It is very likely that the pagan English had a similar ceremony, drinking to their ancestor-god Wóden for sige, to Eorþen Modor and Fréa Ing for gódes hærfestes and frið and for mynegung.

Mothers Night
According to Bede, the new year began on Módraniht , “Mothers' Night”, the evening of the 25th of December. Many believe that the Anglo- Saxons honoured the Ídisi, female protective spirits, on this night. Bede is very reticent about the all night activities of Módraniht and it may well be that activities celebrating fertility occurred.

"Æftera Geola..."
Æftera Geola, meaning ‘After Yule’ roughly corresponds with modern January. The first day of Æftera Geola was midwinter day, which was also new year day (but is now the 25th December). Midwinter day began at the fourth sunrise after the winter solstice. Yule began from sunrise and brought an end to the old year and a beginning to the first day of the new year. There followed twelve days of celebration of the passing of midwinter and the return of the sun and the renewal of life. This holiday lasted until the twelfth night of Æftera Geola (now 6th January). Hence the Yule and New Year celebrations were once one and the same.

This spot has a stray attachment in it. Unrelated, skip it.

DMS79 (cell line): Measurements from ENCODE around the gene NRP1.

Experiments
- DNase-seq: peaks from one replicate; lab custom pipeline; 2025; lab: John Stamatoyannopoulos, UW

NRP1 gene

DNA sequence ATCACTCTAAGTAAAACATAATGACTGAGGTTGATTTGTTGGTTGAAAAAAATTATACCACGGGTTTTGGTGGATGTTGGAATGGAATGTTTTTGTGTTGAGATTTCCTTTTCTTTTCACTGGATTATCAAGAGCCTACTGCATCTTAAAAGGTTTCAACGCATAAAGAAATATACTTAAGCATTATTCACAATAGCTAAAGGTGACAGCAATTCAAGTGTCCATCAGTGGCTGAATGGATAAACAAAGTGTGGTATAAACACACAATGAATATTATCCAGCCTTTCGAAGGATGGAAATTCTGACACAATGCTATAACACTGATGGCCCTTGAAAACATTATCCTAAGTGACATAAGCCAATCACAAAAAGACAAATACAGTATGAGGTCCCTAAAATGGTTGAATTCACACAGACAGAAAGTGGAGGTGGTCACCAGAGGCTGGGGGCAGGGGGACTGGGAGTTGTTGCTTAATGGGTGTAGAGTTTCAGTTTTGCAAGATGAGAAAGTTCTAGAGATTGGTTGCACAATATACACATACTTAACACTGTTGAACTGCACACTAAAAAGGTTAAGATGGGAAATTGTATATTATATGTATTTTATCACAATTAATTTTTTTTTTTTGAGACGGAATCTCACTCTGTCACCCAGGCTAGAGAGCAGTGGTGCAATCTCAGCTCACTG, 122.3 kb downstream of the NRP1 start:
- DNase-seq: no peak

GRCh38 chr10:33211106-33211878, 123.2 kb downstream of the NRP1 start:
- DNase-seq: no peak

It is amusing to note the perennial moans from the religious establishment that the ‘true meaning of Christmas has been lost’. In fact, if the original Yuletide involved little more than getting together with friends and family and eating and drinking perhaps a bit more than usual in an effort to deny the winter miseries, perhaps we in 21st century England are closer to its true meaning than our god-fearing ancestors.